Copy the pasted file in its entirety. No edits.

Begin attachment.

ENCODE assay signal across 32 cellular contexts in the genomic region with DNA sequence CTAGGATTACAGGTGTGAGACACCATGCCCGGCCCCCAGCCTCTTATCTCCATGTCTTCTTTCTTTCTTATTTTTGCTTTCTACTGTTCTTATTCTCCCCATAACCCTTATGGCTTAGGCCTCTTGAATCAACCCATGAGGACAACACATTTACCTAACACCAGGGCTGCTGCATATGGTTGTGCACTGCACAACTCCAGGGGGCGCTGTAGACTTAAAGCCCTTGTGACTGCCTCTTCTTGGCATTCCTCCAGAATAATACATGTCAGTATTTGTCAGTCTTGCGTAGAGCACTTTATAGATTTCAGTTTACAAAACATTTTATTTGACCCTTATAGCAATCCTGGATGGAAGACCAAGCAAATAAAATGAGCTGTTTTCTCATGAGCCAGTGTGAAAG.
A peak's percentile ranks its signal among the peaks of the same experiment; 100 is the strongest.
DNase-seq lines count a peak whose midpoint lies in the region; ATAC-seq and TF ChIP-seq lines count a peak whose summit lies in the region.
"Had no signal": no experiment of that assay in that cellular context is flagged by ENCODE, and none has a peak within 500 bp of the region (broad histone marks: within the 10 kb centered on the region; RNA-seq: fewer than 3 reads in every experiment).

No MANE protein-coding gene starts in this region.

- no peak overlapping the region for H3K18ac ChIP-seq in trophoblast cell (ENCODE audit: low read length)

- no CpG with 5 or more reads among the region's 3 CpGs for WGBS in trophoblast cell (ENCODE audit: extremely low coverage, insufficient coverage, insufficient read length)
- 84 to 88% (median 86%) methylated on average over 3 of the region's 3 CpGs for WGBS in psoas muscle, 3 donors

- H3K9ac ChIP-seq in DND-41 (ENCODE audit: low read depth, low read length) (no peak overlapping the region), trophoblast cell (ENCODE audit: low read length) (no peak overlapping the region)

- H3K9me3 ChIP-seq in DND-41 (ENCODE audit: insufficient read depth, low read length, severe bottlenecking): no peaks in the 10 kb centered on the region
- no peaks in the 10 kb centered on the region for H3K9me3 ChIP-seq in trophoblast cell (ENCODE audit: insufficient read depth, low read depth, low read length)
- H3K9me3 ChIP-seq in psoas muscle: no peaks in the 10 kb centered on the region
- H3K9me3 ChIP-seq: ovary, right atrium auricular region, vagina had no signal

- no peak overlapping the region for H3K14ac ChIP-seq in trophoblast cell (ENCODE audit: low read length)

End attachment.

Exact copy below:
ENCODE assay signal across 32 cellular contexts in the genomic region with DNA sequence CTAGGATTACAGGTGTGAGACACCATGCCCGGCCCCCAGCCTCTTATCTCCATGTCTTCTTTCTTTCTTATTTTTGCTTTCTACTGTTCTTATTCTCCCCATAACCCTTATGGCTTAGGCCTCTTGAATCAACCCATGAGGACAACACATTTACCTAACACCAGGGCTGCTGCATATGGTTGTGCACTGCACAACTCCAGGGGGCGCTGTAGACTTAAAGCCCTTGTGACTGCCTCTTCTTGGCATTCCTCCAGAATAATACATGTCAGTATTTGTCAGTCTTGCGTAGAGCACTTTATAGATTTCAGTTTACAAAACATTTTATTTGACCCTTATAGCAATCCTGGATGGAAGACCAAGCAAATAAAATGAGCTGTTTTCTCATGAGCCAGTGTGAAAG.
A peak's percentile ranks its signal among the peaks of the same experiment; 100 is the strongest.
DNase-seq lines count a peak whose midpoint lies in the region; ATAC-seq and TF ChIP-seq lines count a peak whose summit lies in the region.
"Had no signal": no experiment of that assay in that cellular context is flagged by ENCODE, and none has a peak within 500 bp of the region (broad histone marks: within the 10 kb centered on the region; RNA-seq: fewer than 3 reads in every experiment).

No MANE protein-coding gene starts in this region.

- no peak overlapping the region for H3K18ac ChIP-seq in trophoblast cell (ENCODE audit: low read length)

- no CpG with 5 or more reads among the region's 3 CpGs for WGBS in trophoblast cell (ENCODE audit: extremely low coverage, insufficient coverage, insufficient read length)
- 84 to 88% (median 86%) methylated on average over 3 of the region's 3 CpGs for WGBS in psoas muscle, 3 donors

- H3K9ac ChIP-seq in DND-41 (ENCODE audit: low read depth, low read length) (no peak overlapping the region), trophoblast cell (ENCODE audit: low read length) (no peak overlapping the region)

- H3K9me3 ChIP-seq in DND-41 (ENCODE audit: insufficient read depth, low read length, severe bottlenecking): no peaks in the 10 kb centered on the region
- no peaks in the 10 kb centered on the region for H3K9me3 ChIP-seq in trophoblast cell (ENCODE audit: insufficient read depth, low read depth, low read length)
- H3K9me3 ChIP-seq in psoas muscle: no peaks in the 10 kb centered on the region
- H3K9me3 ChIP-seq: ovary, right atrium auricular region, vagina had no signal

- no peak overlapping the region for H3K14ac ChIP-seq in trophoblast cell (ENCODE audit: low read length)